By the 1960s, REM sleep seemed to be well defined as the combination of rapid eye movement with EEG showing brain activation, first noted by Aserinsky, as well as muscle atonia — a state of near-total muscle relaxation or paralysis. Today, however, Blumberg says, things are considerably less clear cut. In one recent paper, Blumberg and his colleagues went as far as to question whether REM sleep is even "a thing." REM sleep is prevalent across terrestrial vertebrates, but they found that it is also highly nuanced, messing up old definitions.
Take the platypus, for example, the animal with the most REM sleep (as far as we know): they have rapid eye movements and their bills twitch during REM (stillness punctuated by sudden twitches is typical of that period of sleep), but they don't have the classic brain activation on EEG. Owls have EEG activation and twitching, but no rapid eye movements, since their eyes are largely immobile. Geese, meanwhile, are missing muscle atonia — that's why they can sleep standing. And new studies are still coming in, showing, for instance, that even jumping spiders may have REM sleep, complete with jerky eye movements and limb twitching.
For Siegel, the findings on REM sleep in animals point to the potential explanation of what that bizarre stage of sleep may be all about: thermoregulation. "When you look at differences in sleep among the groups of warm-blooded animals, the correlation is almost perfect, and inverse. The colder they are, the more REM sleep they get," Siegel says. During REM sleep, body thermoregulation is basically suspended, and so, as Siegel argued in Lancet Neurology last fall, REM sleep could be a vital player in managing our brain's temperature and metabolic activity during sleep.
Wallace Mendelson, MD, professor emeritus of psychiatry at the University of Chicago, says it's likely, however, that REM sleep has more than one function. "There is no reason why one single theory has to be an answer. Most important physiological functions have multiple functions," he says. The ideas are many, including that REM sleep helps consolidate our memories and plays an important role in emotion regulation But it's not that simple. A Swiss study of nearly 1000 healthy participants did not show any correlation between sleep stage and memory consolidation. Sleep disruption of any stage can prevent memory consolidation and quiet wakefulness with closed eyes can be as effective as sleep for memory recall.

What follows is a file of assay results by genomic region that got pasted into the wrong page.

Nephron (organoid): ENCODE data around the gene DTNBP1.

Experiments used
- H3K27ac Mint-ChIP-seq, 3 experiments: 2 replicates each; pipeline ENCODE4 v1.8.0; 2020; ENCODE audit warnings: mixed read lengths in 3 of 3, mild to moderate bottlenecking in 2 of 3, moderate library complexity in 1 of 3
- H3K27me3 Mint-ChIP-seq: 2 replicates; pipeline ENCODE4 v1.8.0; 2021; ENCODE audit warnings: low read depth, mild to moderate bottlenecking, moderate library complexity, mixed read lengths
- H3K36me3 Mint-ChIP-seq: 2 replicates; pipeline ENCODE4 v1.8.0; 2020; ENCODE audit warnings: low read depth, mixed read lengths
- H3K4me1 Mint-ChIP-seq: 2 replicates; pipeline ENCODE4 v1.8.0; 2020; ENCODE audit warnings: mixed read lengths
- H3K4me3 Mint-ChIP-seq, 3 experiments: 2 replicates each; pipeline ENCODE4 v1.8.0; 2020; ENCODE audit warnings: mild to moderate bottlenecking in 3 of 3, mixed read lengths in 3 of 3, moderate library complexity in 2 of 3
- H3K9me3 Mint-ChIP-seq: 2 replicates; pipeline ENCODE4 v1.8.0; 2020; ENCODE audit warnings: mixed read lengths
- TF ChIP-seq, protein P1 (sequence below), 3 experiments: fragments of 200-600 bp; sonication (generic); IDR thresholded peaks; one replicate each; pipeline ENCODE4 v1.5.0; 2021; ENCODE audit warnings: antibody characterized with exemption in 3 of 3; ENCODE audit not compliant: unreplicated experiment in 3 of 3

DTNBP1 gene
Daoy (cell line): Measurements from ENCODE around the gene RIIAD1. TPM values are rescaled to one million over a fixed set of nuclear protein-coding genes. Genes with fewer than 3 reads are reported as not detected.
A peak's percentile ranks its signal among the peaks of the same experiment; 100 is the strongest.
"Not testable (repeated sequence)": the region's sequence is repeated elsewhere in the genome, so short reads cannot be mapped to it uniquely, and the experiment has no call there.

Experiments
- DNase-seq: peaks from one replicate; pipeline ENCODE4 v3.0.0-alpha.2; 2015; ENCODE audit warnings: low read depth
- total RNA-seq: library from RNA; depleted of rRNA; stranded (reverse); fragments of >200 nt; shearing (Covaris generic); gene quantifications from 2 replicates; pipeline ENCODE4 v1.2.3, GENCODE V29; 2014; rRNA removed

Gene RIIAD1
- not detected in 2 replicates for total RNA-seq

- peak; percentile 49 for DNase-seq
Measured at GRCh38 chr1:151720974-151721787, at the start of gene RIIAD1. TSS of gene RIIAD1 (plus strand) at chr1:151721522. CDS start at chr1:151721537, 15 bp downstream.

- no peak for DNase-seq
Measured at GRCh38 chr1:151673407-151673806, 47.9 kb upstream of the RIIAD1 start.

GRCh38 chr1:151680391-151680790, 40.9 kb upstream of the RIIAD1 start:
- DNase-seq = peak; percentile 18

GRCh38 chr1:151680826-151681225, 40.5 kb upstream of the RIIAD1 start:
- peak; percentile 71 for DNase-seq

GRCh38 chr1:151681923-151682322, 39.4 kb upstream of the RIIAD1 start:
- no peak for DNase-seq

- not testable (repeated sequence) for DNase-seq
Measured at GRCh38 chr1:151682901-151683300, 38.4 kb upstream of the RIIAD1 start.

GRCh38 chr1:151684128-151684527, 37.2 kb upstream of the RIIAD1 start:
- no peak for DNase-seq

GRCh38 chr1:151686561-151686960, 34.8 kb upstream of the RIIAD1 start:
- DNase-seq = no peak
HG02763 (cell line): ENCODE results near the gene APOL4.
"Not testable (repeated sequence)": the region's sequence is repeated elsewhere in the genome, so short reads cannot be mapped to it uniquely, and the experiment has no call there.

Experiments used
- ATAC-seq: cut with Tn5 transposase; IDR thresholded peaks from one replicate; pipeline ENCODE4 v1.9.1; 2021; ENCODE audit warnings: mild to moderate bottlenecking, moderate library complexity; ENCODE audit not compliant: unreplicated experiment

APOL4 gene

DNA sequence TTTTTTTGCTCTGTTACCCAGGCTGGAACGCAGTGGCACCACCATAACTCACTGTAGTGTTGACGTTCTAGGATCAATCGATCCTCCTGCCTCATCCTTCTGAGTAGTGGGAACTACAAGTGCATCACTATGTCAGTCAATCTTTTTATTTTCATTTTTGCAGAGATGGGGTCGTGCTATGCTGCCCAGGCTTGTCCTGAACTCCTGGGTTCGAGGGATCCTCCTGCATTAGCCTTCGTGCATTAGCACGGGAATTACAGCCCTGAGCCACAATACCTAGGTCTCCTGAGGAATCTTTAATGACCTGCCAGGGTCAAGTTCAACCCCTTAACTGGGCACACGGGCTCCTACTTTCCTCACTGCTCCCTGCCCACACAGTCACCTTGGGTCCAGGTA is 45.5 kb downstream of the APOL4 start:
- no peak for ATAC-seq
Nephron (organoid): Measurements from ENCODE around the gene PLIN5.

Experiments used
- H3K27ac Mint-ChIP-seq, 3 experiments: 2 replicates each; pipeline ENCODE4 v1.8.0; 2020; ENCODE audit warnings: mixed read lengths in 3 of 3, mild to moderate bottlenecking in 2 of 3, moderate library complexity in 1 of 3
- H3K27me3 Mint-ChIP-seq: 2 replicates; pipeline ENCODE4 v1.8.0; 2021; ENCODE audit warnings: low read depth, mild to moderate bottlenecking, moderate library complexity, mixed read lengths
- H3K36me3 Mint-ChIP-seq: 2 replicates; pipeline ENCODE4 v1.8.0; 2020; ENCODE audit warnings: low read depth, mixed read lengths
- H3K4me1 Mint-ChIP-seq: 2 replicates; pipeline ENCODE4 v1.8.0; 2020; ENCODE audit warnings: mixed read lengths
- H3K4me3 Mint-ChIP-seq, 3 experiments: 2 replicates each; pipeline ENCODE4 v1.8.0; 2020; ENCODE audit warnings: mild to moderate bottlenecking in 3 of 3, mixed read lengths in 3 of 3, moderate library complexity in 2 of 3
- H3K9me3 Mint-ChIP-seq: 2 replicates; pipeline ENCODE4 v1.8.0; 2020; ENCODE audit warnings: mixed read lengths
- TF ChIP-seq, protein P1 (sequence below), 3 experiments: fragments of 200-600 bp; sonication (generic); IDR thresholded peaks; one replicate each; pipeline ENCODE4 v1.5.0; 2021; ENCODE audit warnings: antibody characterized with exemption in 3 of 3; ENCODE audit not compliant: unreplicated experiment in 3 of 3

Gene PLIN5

In 1971, researchers from the National Institute of Mental Health published results of their study on total suppression of REM sleep. For as long as 40 days, they administered the monoamine oxidase inhibitor (MAOI) phenelzine, a type of drug that can completely eliminate REM sleep, to six patients with anxiety and depression. They showed that suppression of REM sleep could improve symptoms of depression, seemingly without impairing the patients' cognitive function. Modern antidepressants, too, can greatly diminish REM sleep, Siegel says. "I'm not aware that there is any dramatic downside in having REM sleep reduced," he says.
So do we even need REM sleep for optimal performance? Siegel believes that there is a lot of exaggeration about how great REM sleep is for our health. "People just indulge their imaginations," he says. Blumberg points out that, in general, as long as you get enough sleep in the first place, you will get enough REM. "You can't control the amount of REM sleep you have," he explains.
REM Sleep Behavior Disorder
Even though we may not need REM sleep to function well, REM sleep behavior disorder (RBD) is a sign that our health may be in trouble. In 1986, scientists from the University of Minnesota reported a bizarre REM sleep pathology in four men and one woman who would act out their dreams. One 67-year-old man, for example, reportedly punched and kicked his wife at night for years. One time he found himself kneeling alongside the bed with his arms extended as if he were holding a rifle (he dreamt he was in a shootout). His overall health, however, seemed unaffected apart from self-injury during some episodes.
However, in 1996 the same group of researchers reported that 11 of 29 men originally diagnosed with RBD went on to develop a parkinsonian disorder. Combined data from 24 centers of the International RBD Study Group puts that number as high as 74% at 12-year follow-up. These patients get diagnosed with Parkinson's disease, dementia with Lewy bodies, or multiple system atrophy. Scientists believe that the protein alpha-synuclein forms toxic clumps in the brain, which are responsible both for malfunctioning of muscle atonia during REM sleep and subsequent neurodegenerative disorders.
While some researchers say that RBD may offer a unique window into better understanding REM sleep, we're still a long way off from fully figuring out this biological phenomenon. According to Blumberg, the story of REM sleep has arguably become more muddled in the seven decades since Aserinsky and Kleitman published their original findings, dispelling myths about 'fatigue toxins' and sleep as a passive, coma-like state. Mendelson concurred: "It truly remains a mystery."
Blumberg, Mendelson, and Siegel reported no relevant disclosures.
Marta Zaraska is a Polish-Canadian journalist whose science writing has appeared in The Washington Post, Scientific American, Newsweek, Los Angeles Times, and New Scientist, among others, and is the author of Growing Young: How Friendship, Optimism, and Kindness Can Help You Live To 100
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Cite this: Unlocking the Riddle of REM Sleep - Medscape - Jun 05, 2023.